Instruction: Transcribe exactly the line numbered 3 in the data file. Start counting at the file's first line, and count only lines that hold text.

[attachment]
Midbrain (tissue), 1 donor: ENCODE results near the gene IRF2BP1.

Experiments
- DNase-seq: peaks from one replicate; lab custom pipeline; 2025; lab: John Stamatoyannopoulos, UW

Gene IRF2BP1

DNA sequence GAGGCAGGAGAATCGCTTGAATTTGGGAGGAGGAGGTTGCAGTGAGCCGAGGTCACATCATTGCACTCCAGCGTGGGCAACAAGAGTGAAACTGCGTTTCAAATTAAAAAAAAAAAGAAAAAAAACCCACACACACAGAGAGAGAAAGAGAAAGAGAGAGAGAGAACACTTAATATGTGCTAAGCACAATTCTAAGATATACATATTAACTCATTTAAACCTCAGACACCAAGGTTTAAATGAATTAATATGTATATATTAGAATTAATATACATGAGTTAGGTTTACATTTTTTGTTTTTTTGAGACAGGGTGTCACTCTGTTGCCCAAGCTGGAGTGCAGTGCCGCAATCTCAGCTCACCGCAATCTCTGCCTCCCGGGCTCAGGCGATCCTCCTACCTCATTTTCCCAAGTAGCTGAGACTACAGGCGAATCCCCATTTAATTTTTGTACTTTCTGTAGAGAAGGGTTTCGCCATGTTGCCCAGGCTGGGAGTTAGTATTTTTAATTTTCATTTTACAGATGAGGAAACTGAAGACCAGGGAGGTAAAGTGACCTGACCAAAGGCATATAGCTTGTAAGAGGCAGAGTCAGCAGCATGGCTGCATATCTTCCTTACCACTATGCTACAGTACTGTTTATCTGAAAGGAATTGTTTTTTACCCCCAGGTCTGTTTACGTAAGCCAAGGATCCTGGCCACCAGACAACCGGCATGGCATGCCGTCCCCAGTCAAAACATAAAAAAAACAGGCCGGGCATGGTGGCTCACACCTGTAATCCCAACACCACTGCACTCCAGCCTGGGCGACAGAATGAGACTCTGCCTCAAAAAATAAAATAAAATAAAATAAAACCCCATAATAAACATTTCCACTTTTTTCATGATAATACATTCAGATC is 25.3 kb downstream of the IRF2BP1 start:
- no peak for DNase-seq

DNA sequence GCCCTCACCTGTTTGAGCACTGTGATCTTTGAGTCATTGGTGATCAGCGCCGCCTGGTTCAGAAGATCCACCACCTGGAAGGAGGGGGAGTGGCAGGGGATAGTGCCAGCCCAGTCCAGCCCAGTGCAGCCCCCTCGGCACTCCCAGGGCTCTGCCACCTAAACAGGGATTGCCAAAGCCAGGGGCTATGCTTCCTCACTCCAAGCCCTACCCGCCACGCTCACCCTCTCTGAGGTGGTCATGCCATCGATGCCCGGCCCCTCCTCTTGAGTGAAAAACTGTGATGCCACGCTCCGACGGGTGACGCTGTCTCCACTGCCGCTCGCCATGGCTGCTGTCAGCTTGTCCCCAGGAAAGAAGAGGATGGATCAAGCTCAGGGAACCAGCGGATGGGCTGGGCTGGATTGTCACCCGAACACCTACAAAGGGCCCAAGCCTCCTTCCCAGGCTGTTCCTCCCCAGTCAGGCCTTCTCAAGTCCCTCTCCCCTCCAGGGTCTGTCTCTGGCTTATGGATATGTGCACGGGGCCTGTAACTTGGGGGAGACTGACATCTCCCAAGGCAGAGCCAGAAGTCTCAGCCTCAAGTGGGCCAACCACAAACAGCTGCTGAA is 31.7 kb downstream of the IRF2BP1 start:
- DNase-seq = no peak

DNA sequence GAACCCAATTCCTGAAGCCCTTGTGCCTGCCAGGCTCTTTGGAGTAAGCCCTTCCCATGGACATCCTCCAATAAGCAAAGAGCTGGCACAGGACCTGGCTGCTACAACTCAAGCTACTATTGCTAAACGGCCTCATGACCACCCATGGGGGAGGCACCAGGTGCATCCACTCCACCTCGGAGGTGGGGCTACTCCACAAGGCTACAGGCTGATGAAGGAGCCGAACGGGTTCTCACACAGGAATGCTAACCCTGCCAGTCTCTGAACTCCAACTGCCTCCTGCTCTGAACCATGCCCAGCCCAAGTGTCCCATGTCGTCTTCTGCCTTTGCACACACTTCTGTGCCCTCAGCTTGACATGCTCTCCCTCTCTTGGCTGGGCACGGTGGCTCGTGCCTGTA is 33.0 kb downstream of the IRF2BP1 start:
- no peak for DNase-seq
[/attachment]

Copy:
- DNase-seq: peaks from one replicate; lab custom pipeline; 2025; lab: John Stamatoyannopoulos, UW